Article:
Thursday, November 1, 2018

BEQ 7:49 (Ben) 


LAT 5:11 (GRAB) 


NYT 2:53 (Andy) 


WSJ untimed (Jim P.) 


The Fireball puzzle is a contest this week. Review to come after the contest deadline closes.

Matt Ginsberg’s New York Times crossword—Andy’s review

NYT puzzle 11.1.18 by Matt Ginsberg

This is a theme that resists description. It’s a little rebus, a little Schrödinger, and a little two-words-in-one-entry. Much easier to explain by example:

  • 17a, P(I/A)TTER [*Sound of little feet]. PITTER-PATTER.
    • 2d, [Louver feature] is either SL(I)T or SL(A)T.
  • 22a, GALILE(O/I) [*Tycho Brahe contemporary]. GALILEO GALILEI.
    • 13d, [Admitted] is either LET ON or LET IN.
  • 33a, (F/C)AT [*Mr. Moneybags]. FAT CAT.
    • 33d, [Scratch, say] is either FLAW or CLAW.
  • 37a, (J/B)ELLY [*Branded candy with multicolored beans]. JELLY BELLY.
    • 37d, [Take a flier] is either JET or BET.
  • 40a, (B/T)OY [*Woman’s young lover, in slang]. BOY TOY.
    • 26d, [Ink stain, e.g.] is either BLOB or BLOT.
  • 51a, CH(I/A)TTER [*Small talk]. CHITTER-CHATTER.
    • 48d, [Prefix with economics] is either MICRO or MACRO.
  • 58a, AS GO(O/L)D [*Idiom meaning “guaranteed”]. AS GOOD AS GOLD. (First of all, I love this four-word phrase in the punchline spot! Second of all, I’ve never heard this idiom used this way. In my lexicon, it means someone who’s exceptionally well behaved. “As good as done” would be the similar simile meaning “guaranteed” IMO but YMMV.)
    • 55d, [Sticky stuff] is either GOOP or GLOP.

I enjoyed this solve. The aha moment came fairly quickly, but there was so much theme to discover that I didn’t get bored. I think of this as a signature Matt Ginsberg-style theme: “given wordplay rule X, what are the best examples?” with loads of theme answers (see also this paronomasia puzzle, words pronounced differently when capitalized, onomatopoeiasthis other letter substitution puzzle, and so on). EVA GREEN, DOGGEREL, and EGGPLANT are the highlights of the ballast fill, which is otherwise solid: extremely impressive given that there are seven (nay, fourteen!) intersecting theme answers. Just a spare ERTE here and there as glue to hold the grid together.

With Schrödinger themes like this one, there are bound to be one or two clues that work slightly better for one entry than the other, but I think overall the seven Schrödinger clues work really well. I actually didn’t see the JET/BET clue until I did the write-up, and I thought it was going to refer to Jet magazine and the TV channel BET.

LET ON / LET IN isn’t the most exciting substitution, but the clue [Admittedchanges the meaning of these two phrases so radically that I actually found it to be an asset. The across entries were all fine examples of the wordplay in question, though PITTER-PATTER and CHITTER-CHATTER were a little similar for my liking. But I’m nitpicking at this point. This was a solid Thursday puzzle.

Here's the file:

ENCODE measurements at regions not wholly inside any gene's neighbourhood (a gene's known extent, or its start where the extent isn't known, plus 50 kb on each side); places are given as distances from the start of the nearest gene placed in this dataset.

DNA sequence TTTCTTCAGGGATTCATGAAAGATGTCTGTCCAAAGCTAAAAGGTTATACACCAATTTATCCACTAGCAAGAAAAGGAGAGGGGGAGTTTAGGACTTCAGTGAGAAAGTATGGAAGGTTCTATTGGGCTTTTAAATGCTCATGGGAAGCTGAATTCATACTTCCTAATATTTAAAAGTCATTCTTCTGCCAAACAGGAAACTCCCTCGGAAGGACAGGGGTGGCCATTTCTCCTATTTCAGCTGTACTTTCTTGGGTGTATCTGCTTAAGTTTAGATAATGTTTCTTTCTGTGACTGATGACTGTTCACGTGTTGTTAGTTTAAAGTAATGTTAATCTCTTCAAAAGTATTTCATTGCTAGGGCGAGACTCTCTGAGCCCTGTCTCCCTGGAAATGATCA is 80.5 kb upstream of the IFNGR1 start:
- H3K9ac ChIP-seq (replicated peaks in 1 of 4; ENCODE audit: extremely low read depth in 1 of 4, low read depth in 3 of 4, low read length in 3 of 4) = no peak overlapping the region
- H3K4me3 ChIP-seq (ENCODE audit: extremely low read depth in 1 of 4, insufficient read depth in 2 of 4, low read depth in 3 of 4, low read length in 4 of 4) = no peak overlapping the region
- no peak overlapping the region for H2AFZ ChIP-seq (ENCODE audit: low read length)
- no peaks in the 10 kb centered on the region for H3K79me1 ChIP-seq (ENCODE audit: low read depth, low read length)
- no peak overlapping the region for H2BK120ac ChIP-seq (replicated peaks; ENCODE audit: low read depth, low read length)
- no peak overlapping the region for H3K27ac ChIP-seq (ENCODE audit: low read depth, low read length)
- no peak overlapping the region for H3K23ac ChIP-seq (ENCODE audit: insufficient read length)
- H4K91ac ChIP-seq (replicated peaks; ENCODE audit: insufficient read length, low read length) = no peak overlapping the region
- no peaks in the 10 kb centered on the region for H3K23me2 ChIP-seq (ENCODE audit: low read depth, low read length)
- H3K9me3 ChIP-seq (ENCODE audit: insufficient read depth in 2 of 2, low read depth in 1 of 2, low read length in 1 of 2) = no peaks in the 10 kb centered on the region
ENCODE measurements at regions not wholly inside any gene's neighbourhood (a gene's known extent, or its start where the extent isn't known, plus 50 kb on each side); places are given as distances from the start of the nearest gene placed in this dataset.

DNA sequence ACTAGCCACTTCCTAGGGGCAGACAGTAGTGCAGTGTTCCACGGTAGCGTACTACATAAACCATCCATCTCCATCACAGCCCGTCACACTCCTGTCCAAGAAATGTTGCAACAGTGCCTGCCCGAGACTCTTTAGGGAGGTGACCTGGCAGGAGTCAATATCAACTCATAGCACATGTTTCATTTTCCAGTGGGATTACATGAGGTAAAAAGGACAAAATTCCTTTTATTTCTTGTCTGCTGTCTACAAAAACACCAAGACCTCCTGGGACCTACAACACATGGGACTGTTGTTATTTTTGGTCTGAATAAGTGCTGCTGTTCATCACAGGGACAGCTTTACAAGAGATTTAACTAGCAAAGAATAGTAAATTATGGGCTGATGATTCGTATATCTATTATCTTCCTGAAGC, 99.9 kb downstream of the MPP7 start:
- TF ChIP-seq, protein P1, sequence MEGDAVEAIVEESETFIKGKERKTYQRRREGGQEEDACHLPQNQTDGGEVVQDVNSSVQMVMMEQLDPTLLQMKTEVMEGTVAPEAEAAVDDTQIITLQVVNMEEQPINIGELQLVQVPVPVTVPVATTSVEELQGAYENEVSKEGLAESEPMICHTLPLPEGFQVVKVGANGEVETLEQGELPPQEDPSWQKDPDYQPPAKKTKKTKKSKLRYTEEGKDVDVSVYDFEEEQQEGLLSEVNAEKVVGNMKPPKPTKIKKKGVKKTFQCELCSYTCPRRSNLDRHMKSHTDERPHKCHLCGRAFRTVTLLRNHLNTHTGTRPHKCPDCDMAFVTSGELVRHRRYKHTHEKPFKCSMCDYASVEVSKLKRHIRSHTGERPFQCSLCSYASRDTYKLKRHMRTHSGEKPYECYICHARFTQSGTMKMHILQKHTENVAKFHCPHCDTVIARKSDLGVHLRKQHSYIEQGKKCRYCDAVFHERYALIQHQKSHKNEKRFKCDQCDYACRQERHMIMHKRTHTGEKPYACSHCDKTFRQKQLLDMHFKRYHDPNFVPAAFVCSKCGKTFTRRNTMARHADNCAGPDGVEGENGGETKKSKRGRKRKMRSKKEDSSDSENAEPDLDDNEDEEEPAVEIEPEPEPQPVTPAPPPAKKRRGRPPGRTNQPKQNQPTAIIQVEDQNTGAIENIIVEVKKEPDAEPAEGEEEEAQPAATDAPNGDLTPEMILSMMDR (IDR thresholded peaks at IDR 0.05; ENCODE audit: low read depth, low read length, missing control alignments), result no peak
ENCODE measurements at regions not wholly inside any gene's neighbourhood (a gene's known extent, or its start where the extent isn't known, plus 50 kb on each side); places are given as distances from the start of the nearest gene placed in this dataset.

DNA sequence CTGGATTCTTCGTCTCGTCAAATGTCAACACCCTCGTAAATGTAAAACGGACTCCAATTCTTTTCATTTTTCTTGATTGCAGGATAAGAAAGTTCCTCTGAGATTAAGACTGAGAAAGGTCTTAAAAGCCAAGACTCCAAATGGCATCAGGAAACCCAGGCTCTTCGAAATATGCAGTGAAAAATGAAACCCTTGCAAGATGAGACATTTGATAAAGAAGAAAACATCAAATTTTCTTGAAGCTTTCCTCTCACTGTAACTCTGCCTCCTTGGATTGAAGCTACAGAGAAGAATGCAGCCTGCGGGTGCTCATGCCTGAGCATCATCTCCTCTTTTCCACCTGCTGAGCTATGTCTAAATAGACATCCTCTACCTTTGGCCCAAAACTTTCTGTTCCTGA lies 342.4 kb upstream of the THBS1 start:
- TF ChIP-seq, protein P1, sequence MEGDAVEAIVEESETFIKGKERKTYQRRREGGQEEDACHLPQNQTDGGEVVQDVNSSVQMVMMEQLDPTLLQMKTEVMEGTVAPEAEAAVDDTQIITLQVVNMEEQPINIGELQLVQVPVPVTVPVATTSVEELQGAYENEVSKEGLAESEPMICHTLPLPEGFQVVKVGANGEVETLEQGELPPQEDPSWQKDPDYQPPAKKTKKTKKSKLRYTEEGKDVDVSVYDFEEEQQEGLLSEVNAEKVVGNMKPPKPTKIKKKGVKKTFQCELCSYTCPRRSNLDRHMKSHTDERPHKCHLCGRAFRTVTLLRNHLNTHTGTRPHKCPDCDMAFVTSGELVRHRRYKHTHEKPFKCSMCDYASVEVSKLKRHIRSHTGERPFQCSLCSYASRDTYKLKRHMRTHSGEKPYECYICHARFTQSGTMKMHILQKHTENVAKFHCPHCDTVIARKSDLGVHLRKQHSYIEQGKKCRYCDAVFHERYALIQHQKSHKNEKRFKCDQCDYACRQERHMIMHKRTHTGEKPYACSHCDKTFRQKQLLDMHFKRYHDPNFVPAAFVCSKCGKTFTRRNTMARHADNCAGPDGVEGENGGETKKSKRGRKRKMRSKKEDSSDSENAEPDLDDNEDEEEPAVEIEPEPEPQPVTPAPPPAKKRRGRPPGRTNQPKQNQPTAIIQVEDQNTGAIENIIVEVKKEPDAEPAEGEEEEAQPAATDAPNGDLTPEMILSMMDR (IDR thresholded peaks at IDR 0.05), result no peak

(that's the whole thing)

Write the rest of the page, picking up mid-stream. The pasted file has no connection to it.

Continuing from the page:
Lovely clue at 1a, [Something you must be willing to leave?] for ESTATE, followed up by the rare exclamation-point clue at 7a, [Them’s the breaks!] for ADS.

Until next time!

Benjamin Kramer’s Wall Street Journal crossword, “Keep it Copacetic” — Jim’s review

Working my way methodically down the grid, and with the title in mind, I noticed all the OKs in the long Across answers, except for one: COME TO PAPA. The revealer at 62a is OK BY ME with the clue [“I’m good with it,” or a description of eight occurrences in this puzzle]. My initial instinct, without fully processing the “eight occurrences” part, was that the theme answers all had OK and ME in them. This is borne out all the way through the grid until, yup, COME TO PAPA. No OK. What gives?

WSJ – Thu, 11.1.18 – “Keep it Copacetic” by Benjamin Kramer

The answer is that the OKs are paired with MEs either above or below them. And as pointed out, there are eight such pairings. This is best explained visually, so I won’t bother listing all the entries and clues

This is pretty cool and an impressive construction, especially up top where the ME in POKER GAMES lines up perfectly with the OK in SMOKED MEAT (although I gotta say, if you’re having a BBQ and “SMOKED MEAT” is on the menu, either identify that meat to me, or I’ll go with the vegetarian option). Stacking themers is hard enough, but stacking them such that four theme-essential letters line up like that is serendipity.

All the OK words are solid (WOK, EWOK, OKRA, etc.) as are all the ME words (AMELIA, ARMED, etc.). But look in the Down direction. The constraints are just as tough in that direction (although Benjamin has a little more leeway as to whether to put the ME on top of the OK or vice versa). But everything checks out: AMOR, DEKE, OLMOS, WEEK, BOOMED, NOMAD, GEEK, etc.). Sure there’s some crosswordese in there, but nothing beyond the pale. The most beautiful bit is SMOOTH MOVE, which is fantastic in its own right, but which has two MOs in it, both of which are thematic. A really impressive find there!

There are a lot of thematic constraints everywhere in the grid. And yet Benjamin is still able to give us fun fill in NOSE JOBS, LAKE POWELL, SETS OFF, and CORDONS.

I think the toughest entry for some would be 53a GPU [PC’s video-handling chip]. It stands for Graphics Processing Unit and is designed to take the load off the CPU when handling graphics-heavy programs. Don’t know that it’s ever appeared in a crossword before, but I think the crossings are fair (GOYA, POMP, and UKES).